‘All Those Little Faces’: Elizabeth Vargas Explores India’s ‘Gendercide’
By Elizabeth Vargas
Six months ago, I traveled to India to see firsthand what the prime minister of that country calls a national shame. It is the systematic, widespread, shocking elimination of India’s baby girls. Some 50,000 female fetuses are aborted every month in India. Baby girls are often killed at birth, either thrown into rivers, or left to die in garbage dumps. Its estimated that one million girls in India “disappear” every year.
I traveled first to Delhi, where I met a woman who is a member of the privileged, educated class. Her name is Mitu and she is a pediatrician, married to a doctor. When she became pregnant, she said her husband’s family pressured her to have an illegal ultrasound to see if her twins were girls or boys.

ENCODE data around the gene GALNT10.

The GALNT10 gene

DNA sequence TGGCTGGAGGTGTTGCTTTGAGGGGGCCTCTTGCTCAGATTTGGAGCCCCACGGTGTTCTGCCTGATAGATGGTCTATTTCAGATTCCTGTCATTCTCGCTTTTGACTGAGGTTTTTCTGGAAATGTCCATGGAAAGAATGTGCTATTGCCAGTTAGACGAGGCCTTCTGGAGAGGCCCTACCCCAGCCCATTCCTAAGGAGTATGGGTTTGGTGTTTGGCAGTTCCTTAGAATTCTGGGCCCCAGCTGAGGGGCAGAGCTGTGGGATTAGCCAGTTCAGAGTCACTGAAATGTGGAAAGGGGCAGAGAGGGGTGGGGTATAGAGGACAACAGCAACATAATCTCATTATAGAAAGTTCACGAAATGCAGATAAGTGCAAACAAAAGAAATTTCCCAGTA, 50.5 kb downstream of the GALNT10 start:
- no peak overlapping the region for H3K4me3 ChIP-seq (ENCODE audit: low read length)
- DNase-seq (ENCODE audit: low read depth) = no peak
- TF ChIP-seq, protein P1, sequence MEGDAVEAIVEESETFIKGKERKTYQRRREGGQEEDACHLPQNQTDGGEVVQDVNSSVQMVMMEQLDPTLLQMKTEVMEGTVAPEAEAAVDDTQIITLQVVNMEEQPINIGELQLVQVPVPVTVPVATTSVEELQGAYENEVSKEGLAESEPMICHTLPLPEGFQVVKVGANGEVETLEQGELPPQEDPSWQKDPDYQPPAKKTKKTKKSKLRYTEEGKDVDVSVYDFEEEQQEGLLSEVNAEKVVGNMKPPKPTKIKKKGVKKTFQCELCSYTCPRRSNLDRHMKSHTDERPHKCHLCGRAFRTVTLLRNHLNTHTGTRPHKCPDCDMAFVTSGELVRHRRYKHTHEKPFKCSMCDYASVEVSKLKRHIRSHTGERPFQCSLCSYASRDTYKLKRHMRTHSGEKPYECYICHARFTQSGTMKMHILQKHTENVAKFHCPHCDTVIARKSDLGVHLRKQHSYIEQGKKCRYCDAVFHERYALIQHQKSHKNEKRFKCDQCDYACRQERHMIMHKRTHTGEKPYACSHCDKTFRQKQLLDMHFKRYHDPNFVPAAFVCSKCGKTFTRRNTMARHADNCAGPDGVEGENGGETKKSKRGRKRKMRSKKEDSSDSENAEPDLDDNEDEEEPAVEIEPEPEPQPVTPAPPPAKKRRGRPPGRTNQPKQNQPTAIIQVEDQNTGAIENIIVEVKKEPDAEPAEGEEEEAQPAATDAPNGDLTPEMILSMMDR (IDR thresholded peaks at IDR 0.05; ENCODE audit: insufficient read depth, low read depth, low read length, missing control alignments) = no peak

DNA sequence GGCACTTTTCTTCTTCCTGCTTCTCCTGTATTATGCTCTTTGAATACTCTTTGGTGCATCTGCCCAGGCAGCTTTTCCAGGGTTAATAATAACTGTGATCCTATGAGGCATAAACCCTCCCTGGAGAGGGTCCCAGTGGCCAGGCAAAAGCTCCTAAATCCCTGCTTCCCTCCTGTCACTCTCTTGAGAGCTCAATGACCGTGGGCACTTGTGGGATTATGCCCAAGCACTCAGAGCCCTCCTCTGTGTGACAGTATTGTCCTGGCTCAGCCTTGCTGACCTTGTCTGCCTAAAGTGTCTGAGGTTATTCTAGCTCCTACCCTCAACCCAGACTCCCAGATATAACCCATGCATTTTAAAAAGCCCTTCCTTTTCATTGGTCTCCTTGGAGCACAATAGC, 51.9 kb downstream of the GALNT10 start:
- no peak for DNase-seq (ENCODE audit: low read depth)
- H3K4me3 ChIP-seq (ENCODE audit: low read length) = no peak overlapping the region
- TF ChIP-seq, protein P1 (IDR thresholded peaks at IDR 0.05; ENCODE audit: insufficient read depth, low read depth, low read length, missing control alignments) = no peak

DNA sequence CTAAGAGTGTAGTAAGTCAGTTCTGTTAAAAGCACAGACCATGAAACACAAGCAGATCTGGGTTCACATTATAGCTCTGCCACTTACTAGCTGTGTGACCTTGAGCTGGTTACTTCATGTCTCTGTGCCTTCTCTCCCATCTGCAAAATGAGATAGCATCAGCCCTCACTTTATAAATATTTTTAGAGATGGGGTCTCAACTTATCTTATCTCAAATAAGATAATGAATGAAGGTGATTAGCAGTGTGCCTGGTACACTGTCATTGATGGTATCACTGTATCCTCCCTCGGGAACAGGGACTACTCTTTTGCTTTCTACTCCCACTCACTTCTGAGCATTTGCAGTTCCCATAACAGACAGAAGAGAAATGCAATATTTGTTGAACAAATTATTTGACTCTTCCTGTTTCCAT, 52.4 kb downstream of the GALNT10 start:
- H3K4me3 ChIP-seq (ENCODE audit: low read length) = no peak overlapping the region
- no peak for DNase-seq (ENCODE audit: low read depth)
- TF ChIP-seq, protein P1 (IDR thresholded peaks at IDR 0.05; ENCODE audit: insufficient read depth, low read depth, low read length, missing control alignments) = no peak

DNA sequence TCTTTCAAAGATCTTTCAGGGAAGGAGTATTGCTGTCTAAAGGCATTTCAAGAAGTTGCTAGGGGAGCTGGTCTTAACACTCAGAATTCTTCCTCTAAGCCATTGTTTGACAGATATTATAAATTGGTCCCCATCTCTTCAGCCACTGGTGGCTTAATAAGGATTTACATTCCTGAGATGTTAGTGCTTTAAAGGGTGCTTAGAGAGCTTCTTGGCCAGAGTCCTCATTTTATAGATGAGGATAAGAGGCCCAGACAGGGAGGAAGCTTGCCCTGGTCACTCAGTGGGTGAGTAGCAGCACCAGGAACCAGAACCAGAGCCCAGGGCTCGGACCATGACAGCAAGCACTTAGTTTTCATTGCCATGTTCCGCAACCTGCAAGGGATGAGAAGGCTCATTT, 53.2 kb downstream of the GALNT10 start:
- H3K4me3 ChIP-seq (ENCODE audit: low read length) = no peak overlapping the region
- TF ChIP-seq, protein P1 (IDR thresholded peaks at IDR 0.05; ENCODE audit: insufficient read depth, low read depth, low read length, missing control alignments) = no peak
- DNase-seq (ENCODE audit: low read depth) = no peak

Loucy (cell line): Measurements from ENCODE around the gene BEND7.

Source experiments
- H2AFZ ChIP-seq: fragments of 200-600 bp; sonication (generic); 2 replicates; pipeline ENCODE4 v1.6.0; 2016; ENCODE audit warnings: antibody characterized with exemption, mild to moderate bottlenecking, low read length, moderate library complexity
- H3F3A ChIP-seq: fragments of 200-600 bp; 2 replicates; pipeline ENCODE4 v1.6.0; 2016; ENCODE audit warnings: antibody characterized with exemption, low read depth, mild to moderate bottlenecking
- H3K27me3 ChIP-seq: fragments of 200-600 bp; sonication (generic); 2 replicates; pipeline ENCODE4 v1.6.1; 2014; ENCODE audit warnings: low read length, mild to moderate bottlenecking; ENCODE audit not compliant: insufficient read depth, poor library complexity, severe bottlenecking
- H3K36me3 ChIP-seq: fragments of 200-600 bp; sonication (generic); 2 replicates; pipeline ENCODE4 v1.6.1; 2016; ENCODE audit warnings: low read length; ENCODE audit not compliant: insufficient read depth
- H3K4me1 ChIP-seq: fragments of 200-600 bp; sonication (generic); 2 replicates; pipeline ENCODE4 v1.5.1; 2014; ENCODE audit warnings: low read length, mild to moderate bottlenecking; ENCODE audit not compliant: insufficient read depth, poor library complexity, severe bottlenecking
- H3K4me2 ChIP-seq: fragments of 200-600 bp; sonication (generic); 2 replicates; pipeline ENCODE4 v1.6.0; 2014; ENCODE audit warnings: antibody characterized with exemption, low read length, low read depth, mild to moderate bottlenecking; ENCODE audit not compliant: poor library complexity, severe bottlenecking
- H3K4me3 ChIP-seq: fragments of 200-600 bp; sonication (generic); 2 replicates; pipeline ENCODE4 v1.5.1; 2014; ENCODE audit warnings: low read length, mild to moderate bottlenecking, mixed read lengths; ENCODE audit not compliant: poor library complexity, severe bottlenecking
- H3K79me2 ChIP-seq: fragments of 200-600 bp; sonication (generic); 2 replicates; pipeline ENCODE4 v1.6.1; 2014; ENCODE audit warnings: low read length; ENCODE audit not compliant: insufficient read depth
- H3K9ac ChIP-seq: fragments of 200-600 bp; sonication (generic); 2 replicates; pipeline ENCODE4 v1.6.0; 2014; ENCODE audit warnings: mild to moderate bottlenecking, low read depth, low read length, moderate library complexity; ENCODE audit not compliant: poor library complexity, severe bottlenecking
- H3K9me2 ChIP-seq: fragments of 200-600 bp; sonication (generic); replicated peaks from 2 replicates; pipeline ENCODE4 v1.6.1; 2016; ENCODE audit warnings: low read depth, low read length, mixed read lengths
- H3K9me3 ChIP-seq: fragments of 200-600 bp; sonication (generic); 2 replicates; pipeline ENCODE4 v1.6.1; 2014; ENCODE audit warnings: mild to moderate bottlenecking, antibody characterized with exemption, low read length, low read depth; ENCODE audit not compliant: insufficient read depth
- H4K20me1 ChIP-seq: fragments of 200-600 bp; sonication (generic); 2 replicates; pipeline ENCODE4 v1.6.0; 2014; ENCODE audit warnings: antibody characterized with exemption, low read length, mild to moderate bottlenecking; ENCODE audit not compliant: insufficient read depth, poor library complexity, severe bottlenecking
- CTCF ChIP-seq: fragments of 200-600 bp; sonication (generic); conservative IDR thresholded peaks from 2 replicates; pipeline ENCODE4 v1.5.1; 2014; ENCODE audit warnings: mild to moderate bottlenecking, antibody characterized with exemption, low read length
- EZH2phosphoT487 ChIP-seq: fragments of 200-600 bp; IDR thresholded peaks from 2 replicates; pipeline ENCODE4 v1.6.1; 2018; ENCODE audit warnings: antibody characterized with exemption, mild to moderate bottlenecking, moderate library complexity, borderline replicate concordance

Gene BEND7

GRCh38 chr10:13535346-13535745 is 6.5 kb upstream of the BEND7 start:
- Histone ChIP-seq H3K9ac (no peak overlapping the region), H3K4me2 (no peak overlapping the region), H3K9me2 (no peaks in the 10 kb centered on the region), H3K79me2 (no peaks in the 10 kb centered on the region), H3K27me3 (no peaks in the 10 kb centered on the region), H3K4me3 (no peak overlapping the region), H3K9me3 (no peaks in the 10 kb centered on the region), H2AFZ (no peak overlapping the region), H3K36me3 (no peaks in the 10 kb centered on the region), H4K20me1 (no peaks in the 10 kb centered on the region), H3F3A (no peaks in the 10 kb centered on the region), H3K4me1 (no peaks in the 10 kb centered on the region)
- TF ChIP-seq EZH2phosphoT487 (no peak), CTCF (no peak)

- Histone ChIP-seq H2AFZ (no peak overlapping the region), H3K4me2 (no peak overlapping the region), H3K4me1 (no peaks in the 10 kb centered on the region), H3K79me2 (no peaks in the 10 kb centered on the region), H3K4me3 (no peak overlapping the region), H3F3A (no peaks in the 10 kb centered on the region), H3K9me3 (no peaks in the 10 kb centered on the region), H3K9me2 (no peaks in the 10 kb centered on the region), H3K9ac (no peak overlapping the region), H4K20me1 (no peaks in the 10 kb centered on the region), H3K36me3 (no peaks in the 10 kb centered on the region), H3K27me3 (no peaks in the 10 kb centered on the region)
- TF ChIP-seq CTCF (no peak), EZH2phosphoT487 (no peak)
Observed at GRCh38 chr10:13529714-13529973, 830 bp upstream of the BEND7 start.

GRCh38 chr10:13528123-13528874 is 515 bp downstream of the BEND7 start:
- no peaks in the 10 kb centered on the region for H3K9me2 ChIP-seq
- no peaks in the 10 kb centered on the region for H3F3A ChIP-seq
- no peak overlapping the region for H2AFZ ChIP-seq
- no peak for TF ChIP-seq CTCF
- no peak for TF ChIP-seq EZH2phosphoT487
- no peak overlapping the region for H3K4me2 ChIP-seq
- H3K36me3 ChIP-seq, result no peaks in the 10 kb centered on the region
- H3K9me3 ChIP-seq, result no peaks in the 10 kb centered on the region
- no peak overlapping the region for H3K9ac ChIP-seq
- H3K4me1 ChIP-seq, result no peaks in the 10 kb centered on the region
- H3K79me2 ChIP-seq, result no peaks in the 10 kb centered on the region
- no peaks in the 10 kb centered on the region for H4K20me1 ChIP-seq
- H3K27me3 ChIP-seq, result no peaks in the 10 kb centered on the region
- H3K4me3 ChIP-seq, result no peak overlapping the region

There are clinics everywhere in India, offering ultrasounds. We walked down street after street and saw signs everywhere advertising ultrasound services. There are even technicians who pack portable ultrasounds and travel to villages offering their services. The dirty little secret is that many couples use the ultrasound to find out the sex of their baby. If they find it’s a girl, hundreds of thousands of mothers-to-be abort the fetus. 50,000 girl fetuses are aborted every month in India. It is a staggering number. And it has created whole villages where there are hardly any women. We went to one such village in the province of Haryana. Everywhere we looked, we saw boys, young men, old men, but very, very few women. It was unsettling, especially because we knew this was not some freak of nature, but a result of the deliberate extermination of girls.